Peter Mannino first picked up a hockey stick around the age of four, but it wasn’t until a couple years later that he became a netminder. He was intrigued by all of the gear that the goalies wore versus that of the other players. “They really stood out from the rest of the team. I started watching goalies like Felix Potvin; his mask and pads were so cool. I wanted to look like that.”
The opportunities began when Mannino received a call from the Pittsburgh Forge, a now defunct North American Hockey League team. It was with the Forge that Mannino’s skills were spotted by the University of Denver, where he soon went to play.
His big break came during 2004, the year of the infamous hockey blackout. In America, hardcore hockey fans’ primary entertainment came from college games. Peter was having a great freshman year, and it ended in the best possible way: the University of Denver won the “Frozen Four,” and Mannino was named the MOP (Most Outstanding Player).
In 2008 Peter Mannino graduated from the University of Denver with a bachelor’s degree in business management and a Frozen Four title under his belt, all while his agent was receiving calls from NHL teams. Mannino signed a one-year contract with the New York Islanders. “It was an awesome feeling; I finally signed an NHL contract which has been a lifelong dream.”
The 2008-09 season for the Islanders proved to be an ideal starting place for Mannino. While he didn’t immediately make the Islanders roster, he was sent to their AHL affiliate, the Bridgeport Sound Tigers. While proving himself as a strong performer, Mannino started most games in Bridgeport. Early on, the Islanders’ star goalie Rick DiPietro suffered from knee and other lower body injuries, causing his absence for the majority of the season. His chance grew close, and Mannino continued his work with the Sound Tigers.
But one day after practice he finally received a call from the Islanders: “Mannino, we need you here.”
“I was going to dress for an NHL game; this is something I’ve always dreamed about as a kid, I never knew it was going to happen.” Mannino was ecstatic.
He sat on the bench as back-up for most of the initial games. “Family members would always call up and ask ‘they put you in yet?’ I was anxious to play a game in the NHL, but I had to be patient.” Finally his opportunity came, but it didn’t pan out like he hoped.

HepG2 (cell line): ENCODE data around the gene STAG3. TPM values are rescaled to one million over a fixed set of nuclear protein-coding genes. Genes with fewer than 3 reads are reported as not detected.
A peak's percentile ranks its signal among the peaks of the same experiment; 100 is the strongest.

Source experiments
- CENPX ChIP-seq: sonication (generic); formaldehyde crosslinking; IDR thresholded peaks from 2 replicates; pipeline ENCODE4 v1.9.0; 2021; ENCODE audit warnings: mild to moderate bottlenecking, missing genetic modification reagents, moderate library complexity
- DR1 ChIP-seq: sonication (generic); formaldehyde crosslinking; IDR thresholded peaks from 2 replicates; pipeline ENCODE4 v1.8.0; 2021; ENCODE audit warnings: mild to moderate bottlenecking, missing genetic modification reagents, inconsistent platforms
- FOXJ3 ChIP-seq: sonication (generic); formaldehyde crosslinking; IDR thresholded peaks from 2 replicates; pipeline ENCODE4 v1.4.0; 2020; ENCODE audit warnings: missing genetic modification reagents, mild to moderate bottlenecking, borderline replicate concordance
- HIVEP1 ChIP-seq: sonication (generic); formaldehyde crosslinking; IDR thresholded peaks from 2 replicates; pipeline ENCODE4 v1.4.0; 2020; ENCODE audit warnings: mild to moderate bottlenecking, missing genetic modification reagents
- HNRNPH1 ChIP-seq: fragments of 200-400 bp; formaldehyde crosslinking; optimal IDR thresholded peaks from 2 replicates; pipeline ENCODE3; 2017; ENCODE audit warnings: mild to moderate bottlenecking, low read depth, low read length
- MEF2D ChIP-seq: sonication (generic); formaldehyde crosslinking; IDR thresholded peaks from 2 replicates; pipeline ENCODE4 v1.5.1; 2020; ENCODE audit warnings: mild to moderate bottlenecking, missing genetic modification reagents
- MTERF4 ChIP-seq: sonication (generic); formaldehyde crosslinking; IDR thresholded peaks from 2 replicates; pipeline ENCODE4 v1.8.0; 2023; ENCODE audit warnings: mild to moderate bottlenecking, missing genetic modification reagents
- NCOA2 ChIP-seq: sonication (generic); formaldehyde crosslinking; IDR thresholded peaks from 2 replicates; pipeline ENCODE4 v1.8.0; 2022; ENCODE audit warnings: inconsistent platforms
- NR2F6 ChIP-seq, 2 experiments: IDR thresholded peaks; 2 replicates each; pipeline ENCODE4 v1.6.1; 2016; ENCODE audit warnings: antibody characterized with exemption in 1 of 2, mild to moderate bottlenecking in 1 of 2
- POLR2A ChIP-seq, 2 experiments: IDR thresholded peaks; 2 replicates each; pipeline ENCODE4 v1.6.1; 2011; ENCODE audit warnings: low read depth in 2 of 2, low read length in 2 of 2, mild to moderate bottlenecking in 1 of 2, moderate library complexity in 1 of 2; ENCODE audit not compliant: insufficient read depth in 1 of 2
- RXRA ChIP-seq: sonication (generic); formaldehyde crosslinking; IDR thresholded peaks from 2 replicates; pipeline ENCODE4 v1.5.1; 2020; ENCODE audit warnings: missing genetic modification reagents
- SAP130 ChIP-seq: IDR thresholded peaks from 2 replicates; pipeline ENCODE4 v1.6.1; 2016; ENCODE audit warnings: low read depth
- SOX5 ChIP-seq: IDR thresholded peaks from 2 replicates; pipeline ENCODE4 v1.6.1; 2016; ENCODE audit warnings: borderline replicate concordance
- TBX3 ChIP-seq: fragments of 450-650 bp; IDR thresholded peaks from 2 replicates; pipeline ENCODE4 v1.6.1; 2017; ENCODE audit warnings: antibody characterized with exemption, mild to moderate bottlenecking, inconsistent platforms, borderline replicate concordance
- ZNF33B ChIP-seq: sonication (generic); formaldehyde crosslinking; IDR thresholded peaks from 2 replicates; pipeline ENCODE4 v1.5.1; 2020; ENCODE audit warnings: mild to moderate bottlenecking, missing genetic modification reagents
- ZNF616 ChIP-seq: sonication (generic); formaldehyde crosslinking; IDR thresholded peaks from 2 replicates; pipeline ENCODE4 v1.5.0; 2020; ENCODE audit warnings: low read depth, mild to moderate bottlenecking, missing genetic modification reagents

Friday, November 28th, 2008 marked the date of Mannino’s first NHL game. It was the Islanders vs. the Bruins; David vs. Goliath. The Islanders’ primary backup, Joey MacDonald let in five goals. Early in the third period, Mannino was put in goal on relief and let in three goals during the 17:48 played. “It was my first NHL venture, but it wasn’t glamorous.”
Mannino had a tough loss, and was immediately sent back down to Bridgeport. Although he was back where he started, it didn’t change his attitude. It wasn’t long before Peter received another call. He had found out that MacDonald was put on the IRL (injured reserve list), and he was needed back in New York.
While Mannino expected to play backup, the coaches had a different plan. On March 15, 2009 he started his first NHL game against the now Stanley Cup champs, the Chicago Blackhawks.
“It was an exciting place to start,” said Mannino. “My girlfriend lived in Chicago, and my family lives only a couple hours away, so a lot of people were there to support me.”
All of the support seemed to work as Peter had a 5-2 win, and stopped 40 goals. It was his first NHL career start and win.
Mannino wasn’t signed by the Islanders for the following season, but he signed a one-year contract with the Atlanta Thrashers for the 2009-10 season. He was assigned to their AHL affiliate, the Chicago Wolves. And although he didn’t play any games with the Thrashers, he was called up for three days to practice with the team. In Chicago, he finished the season winning 25 of the 31 games he played. The team ended their season losing in the second round of the playoffs.
“It was a really fun place to be, and a great organization to be a part of,” said Mannino.
The Wolves liked Mannino, and re-signed him to a two-year contract that runs through the 2011-12 season, leaving him still waiting for his opportunity to shine in the NHL. “This sort of thing doesn’t just come to you. You have to show up.”
Earlier this season, the sudden collapse of Ondrej Pavelec, Atlanta’s primary goaltender, had the Thrashers in need of another goalie. Mannino was their choice. He was only up for a handful of games, but was put in relief during a game against the Tampa Bay Lightning in which he stopped 15 of 16 shots.
Mannino’s future is a bright one, and one that many follow. His drive to become the best is in full motion, and with some hard work, he hopes to be back up in no time.